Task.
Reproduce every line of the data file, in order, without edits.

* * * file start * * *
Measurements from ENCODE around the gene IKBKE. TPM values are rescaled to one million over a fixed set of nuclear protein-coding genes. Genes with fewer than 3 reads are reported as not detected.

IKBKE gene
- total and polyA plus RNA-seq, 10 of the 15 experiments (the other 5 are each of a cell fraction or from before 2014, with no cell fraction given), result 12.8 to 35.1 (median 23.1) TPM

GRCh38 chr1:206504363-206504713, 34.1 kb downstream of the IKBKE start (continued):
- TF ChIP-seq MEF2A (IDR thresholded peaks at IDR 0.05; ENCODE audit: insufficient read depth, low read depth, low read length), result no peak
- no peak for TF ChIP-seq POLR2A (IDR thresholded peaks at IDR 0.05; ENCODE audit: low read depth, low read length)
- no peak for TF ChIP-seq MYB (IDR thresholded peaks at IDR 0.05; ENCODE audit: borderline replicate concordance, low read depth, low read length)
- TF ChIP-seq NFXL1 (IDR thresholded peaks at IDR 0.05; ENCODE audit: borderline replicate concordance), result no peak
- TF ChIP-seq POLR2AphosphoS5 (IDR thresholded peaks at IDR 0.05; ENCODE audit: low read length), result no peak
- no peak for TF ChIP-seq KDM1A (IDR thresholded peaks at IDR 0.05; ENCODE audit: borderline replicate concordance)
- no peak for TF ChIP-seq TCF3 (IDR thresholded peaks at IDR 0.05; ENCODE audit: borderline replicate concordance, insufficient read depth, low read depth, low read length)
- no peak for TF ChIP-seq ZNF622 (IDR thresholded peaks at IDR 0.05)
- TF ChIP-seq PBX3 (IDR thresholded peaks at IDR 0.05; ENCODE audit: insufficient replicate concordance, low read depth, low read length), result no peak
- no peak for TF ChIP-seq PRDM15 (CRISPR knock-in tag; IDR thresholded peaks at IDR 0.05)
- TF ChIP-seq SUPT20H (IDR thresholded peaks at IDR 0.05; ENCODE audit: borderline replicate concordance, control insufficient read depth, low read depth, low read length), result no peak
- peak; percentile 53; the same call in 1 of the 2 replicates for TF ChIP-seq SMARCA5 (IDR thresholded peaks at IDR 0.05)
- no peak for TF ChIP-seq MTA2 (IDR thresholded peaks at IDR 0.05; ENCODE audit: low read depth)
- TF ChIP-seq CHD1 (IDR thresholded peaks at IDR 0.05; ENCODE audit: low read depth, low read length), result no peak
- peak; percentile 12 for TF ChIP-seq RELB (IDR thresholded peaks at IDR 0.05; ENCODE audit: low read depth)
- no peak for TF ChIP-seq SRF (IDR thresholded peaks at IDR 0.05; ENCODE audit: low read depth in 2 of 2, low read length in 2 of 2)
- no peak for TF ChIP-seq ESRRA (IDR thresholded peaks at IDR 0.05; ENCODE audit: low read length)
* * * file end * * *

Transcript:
Measurements from ENCODE around the gene IKBKE. TPM values are rescaled to one million over a fixed set of nuclear protein-coding genes. Genes with fewer than 3 reads are reported as not detected.

IKBKE gene
- total and polyA plus RNA-seq, 10 of the 15 experiments (the other 5 are each of a cell fraction or from before 2014, with no cell fraction given), result 12.8 to 35.1 (median 23.1) TPM

GRCh38 chr1:206504363-206504713, 34.1 kb downstream of the IKBKE start (continued):
- TF ChIP-seq MEF2A (IDR thresholded peaks at IDR 0.05; ENCODE audit: insufficient read depth, low read depth, low read length), result no peak
- no peak for TF ChIP-seq POLR2A (IDR thresholded peaks at IDR 0.05; ENCODE audit: low read depth, low read length)
- no peak for TF ChIP-seq MYB (IDR thresholded peaks at IDR 0.05; ENCODE audit: borderline replicate concordance, low read depth, low read length)
- TF ChIP-seq NFXL1 (IDR thresholded peaks at IDR 0.05; ENCODE audit: borderline replicate concordance), result no peak
- TF ChIP-seq POLR2AphosphoS5 (IDR thresholded peaks at IDR 0.05; ENCODE audit: low read length), result no peak
- no peak for TF ChIP-seq KDM1A (IDR thresholded peaks at IDR 0.05; ENCODE audit: borderline replicate concordance)
- no peak for TF ChIP-seq TCF3 (IDR thresholded peaks at IDR 0.05; ENCODE audit: borderline replicate concordance, insufficient read depth, low read depth, low read length)
- no peak for TF ChIP-seq ZNF622 (IDR thresholded peaks at IDR 0.05)
- TF ChIP-seq PBX3 (IDR thresholded peaks at IDR 0.05; ENCODE audit: insufficient replicate concordance, low read depth, low read length), result no peak
- no peak for TF ChIP-seq PRDM15 (CRISPR knock-in tag; IDR thresholded peaks at IDR 0.05)
- TF ChIP-seq SUPT20H (IDR thresholded peaks at IDR 0.05; ENCODE audit: borderline replicate concordance, control insufficient read depth, low read depth, low read length), result no peak
- peak; percentile 53; the same call in 1 of the 2 replicates for TF ChIP-seq SMARCA5 (IDR thresholded peaks at IDR 0.05)
- no peak for TF ChIP-seq MTA2 (IDR thresholded peaks at IDR 0.05; ENCODE audit: low read depth)
- TF ChIP-seq CHD1 (IDR thresholded peaks at IDR 0.05; ENCODE audit: low read depth, low read length), result no peak
- peak; percentile 12 for TF ChIP-seq RELB (IDR thresholded peaks at IDR 0.05; ENCODE audit: low read depth)
- no peak for TF ChIP-seq SRF (IDR thresholded peaks at IDR 0.05; ENCODE audit: low read depth in 2 of 2, low read length in 2 of 2)
- no peak for TF ChIP-seq ESRRA (IDR thresholded peaks at IDR 0.05; ENCODE audit: low read length)